Quantifiers show variation in terms of whether they spell-out QP, this reflected in the distribution of article a(n). In this section, I briefly discuss the source of this variation, and suggest that it concerns (a) the functional status of the quantifier, as modulated by grammaticalization, and (b) the presence of hidden interveners.
The pseudopartitive construction is semi-productive, and while not all lexical nouns can be made pseudopartitive, some can, e.g. wealth, sea, flood, parade, as was illustrated in (12)–(14). The effect of the pseudopartitive construction on non-count nouns like wealth is striking as it licenses an otherwise unacceptable article:
|b.||a wealth of scientists|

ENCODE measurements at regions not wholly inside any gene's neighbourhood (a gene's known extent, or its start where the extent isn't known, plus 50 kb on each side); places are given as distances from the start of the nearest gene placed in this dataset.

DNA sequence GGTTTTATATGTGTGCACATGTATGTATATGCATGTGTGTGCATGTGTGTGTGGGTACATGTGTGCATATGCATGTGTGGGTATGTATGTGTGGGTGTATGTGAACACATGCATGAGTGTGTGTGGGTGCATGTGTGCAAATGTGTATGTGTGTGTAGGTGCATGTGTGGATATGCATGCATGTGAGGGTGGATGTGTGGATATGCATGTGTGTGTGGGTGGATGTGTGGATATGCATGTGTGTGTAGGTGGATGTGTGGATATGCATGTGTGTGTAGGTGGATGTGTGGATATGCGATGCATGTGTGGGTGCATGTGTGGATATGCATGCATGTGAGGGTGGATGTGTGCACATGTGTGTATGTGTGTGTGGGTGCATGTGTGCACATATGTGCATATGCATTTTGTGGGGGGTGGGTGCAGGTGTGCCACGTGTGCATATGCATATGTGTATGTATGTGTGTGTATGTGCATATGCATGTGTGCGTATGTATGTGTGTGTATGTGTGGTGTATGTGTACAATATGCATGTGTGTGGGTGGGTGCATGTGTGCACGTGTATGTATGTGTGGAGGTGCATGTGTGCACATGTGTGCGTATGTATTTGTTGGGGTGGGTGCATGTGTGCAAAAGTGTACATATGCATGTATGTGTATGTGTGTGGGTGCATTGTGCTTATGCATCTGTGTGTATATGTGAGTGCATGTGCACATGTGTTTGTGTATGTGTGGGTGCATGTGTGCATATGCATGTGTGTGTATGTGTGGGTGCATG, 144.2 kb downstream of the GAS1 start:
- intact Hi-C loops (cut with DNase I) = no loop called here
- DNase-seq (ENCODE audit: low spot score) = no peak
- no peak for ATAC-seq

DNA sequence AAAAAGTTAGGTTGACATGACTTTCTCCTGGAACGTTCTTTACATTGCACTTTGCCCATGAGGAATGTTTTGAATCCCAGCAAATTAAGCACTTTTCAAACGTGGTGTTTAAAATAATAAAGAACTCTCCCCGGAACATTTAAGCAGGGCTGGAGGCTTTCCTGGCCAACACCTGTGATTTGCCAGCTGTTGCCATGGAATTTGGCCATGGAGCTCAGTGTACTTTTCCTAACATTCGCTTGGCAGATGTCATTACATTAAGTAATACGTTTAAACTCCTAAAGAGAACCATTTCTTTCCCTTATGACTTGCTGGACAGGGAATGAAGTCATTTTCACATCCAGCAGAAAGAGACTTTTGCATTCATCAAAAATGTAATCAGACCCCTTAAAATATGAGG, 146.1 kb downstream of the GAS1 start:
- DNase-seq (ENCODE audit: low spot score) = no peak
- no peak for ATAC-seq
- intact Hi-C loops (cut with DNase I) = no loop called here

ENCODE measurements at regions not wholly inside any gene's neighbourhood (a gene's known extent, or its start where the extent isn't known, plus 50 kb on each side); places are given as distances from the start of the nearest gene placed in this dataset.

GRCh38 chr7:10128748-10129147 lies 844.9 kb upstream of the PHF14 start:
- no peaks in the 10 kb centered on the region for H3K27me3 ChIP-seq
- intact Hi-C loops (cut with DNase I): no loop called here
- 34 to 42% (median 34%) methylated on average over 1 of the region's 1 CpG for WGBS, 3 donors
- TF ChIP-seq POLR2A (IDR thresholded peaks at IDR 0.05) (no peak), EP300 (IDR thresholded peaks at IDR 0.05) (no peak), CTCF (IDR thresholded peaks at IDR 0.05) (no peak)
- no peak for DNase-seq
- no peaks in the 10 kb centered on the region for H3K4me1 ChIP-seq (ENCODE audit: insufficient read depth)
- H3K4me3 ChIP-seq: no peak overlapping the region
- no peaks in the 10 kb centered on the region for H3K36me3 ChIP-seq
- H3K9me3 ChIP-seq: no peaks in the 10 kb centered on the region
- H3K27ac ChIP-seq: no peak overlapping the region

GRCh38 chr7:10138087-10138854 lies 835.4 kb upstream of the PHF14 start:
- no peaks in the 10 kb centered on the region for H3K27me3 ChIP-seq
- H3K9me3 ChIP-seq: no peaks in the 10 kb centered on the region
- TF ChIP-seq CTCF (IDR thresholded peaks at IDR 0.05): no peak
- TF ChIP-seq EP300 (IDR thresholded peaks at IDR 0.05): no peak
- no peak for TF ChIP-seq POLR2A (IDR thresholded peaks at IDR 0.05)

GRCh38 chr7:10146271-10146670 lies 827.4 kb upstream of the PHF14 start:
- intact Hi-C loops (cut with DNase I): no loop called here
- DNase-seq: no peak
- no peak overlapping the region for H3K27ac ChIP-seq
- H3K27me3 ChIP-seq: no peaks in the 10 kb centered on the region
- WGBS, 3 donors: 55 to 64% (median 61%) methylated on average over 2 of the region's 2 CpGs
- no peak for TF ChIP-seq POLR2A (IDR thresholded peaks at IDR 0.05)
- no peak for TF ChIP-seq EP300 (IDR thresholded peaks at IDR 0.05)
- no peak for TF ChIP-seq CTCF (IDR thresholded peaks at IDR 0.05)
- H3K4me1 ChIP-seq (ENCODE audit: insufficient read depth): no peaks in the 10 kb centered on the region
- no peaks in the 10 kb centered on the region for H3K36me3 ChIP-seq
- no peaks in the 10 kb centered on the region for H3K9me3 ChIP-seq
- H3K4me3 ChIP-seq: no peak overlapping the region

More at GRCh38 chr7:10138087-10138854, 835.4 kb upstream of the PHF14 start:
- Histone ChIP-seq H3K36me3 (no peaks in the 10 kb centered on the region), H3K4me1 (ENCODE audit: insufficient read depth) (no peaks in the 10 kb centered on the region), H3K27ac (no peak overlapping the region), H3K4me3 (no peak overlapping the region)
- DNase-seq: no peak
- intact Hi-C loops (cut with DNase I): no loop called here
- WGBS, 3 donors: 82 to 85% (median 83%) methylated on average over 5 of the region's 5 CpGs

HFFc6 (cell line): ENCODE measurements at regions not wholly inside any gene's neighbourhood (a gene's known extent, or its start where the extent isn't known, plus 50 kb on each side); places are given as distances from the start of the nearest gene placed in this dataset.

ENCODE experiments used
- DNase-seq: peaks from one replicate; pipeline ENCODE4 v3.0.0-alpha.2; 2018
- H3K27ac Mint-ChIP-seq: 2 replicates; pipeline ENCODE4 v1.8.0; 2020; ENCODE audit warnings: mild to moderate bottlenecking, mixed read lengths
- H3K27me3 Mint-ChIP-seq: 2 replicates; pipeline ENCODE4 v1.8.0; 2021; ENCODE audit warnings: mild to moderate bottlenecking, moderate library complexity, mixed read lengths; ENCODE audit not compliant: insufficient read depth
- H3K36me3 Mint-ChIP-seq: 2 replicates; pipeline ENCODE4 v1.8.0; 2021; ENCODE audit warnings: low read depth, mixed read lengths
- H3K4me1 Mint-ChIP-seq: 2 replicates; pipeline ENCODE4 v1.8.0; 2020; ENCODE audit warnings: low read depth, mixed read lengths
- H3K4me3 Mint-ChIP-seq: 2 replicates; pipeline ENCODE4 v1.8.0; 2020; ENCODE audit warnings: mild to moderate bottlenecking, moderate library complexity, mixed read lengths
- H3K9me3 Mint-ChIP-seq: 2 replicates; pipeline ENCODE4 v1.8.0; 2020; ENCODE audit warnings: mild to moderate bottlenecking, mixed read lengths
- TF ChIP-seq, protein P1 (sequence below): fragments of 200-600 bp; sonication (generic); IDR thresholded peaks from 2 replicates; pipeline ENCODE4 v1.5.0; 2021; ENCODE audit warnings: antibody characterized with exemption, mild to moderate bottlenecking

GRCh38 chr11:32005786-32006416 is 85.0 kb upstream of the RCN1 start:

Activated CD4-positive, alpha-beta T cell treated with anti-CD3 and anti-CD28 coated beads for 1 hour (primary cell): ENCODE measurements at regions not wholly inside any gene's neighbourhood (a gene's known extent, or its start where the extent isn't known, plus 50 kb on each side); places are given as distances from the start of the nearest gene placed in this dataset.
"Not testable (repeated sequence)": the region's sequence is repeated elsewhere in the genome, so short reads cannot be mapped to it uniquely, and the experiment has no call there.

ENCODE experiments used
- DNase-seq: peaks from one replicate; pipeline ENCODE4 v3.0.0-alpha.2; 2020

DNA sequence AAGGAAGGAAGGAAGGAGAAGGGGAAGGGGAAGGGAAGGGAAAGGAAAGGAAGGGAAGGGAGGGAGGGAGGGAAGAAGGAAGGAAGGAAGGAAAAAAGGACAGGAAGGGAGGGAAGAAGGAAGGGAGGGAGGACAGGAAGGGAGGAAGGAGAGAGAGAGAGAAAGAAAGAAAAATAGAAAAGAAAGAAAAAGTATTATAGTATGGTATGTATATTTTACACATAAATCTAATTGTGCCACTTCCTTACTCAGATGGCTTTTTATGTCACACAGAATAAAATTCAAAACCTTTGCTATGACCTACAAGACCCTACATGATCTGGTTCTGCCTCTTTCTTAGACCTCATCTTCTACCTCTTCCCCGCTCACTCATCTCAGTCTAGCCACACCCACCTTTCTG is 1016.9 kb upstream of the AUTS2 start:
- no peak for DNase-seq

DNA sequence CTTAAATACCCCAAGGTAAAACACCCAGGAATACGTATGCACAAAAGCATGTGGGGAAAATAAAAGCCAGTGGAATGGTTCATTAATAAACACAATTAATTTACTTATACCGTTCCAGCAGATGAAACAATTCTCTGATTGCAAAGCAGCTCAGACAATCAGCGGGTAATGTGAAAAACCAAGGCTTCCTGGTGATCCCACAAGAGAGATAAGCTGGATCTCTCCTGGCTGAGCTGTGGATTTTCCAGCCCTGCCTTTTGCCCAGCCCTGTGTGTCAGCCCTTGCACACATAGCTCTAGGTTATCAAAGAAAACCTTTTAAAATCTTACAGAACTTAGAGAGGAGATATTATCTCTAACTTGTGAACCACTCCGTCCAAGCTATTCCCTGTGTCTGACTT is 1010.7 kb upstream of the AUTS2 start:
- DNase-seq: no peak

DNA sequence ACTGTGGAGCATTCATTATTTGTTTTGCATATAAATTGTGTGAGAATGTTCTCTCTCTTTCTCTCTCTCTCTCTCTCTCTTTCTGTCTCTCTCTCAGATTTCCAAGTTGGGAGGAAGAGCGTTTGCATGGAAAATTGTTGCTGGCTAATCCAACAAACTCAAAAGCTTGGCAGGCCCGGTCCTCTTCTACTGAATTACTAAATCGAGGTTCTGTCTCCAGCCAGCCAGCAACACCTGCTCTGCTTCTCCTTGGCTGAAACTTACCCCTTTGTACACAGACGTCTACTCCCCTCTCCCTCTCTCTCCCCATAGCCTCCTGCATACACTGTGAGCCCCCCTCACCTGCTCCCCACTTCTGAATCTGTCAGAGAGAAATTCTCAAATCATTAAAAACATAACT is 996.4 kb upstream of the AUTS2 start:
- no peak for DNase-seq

Such nouns constitute lexical nouns in English, despite having the flexibility to quantify via a pseudopartitive. They cannot spell-out QP, however. I suggest that this is related to grammaticalization; such quantifiers have not grammaticalized into a quantifier function, and hence, cannot spell-out QP. QP is a functional projection, and presumably, items which are fully lexical are not capable of spelling-out QP until they have functionalized. In this regard, lot seems to be working its way towards spelling-out QP, as (anecdotally) evidenced by the tendency of some speakers to treat a and lot as a single word in written English: alot. For those quantifiers which spell-out QP, presumably they are also functional, which is what makes this possible. In sum, it is the level of functionalization which I suggest determines whether a quantifier can spell-out QP or not.